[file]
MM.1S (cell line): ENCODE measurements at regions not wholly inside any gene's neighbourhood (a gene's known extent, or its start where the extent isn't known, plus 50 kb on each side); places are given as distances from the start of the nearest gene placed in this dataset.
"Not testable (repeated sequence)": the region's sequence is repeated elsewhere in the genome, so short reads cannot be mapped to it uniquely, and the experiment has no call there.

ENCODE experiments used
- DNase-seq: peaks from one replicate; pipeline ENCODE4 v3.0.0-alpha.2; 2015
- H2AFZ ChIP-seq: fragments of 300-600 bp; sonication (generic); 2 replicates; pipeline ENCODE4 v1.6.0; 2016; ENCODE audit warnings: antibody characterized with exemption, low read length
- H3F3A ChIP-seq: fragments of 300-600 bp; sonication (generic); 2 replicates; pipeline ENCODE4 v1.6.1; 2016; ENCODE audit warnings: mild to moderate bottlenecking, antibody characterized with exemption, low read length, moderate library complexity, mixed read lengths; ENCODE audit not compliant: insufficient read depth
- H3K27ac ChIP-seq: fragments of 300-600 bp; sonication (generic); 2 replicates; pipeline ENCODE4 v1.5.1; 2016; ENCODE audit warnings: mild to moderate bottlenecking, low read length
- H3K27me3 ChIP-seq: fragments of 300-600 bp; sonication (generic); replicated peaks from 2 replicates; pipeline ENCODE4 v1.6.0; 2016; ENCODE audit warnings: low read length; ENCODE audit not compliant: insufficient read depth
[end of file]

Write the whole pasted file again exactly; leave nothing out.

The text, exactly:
MM.1S (cell line): ENCODE measurements at regions not wholly inside any gene's neighbourhood (a gene's known extent, or its start where the extent isn't known, plus 50 kb on each side); places are given as distances from the start of the nearest gene placed in this dataset.
"Not testable (repeated sequence)": the region's sequence is repeated elsewhere in the genome, so short reads cannot be mapped to it uniquely, and the experiment has no call there.

ENCODE experiments used
- DNase-seq: peaks from one replicate; pipeline ENCODE4 v3.0.0-alpha.2; 2015
- H2AFZ ChIP-seq: fragments of 300-600 bp; sonication (generic); 2 replicates; pipeline ENCODE4 v1.6.0; 2016; ENCODE audit warnings: antibody characterized with exemption, low read length
- H3F3A ChIP-seq: fragments of 300-600 bp; sonication (generic); 2 replicates; pipeline ENCODE4 v1.6.1; 2016; ENCODE audit warnings: mild to moderate bottlenecking, antibody characterized with exemption, low read length, moderate library complexity, mixed read lengths; ENCODE audit not compliant: insufficient read depth
- H3K27ac ChIP-seq: fragments of 300-600 bp; sonication (generic); 2 replicates; pipeline ENCODE4 v1.5.1; 2016; ENCODE audit warnings: mild to moderate bottlenecking, low read length
- H3K27me3 ChIP-seq: fragments of 300-600 bp; sonication (generic); replicated peaks from 2 replicates; pipeline ENCODE4 v1.6.0; 2016; ENCODE audit warnings: low read length; ENCODE audit not compliant: insufficient read depth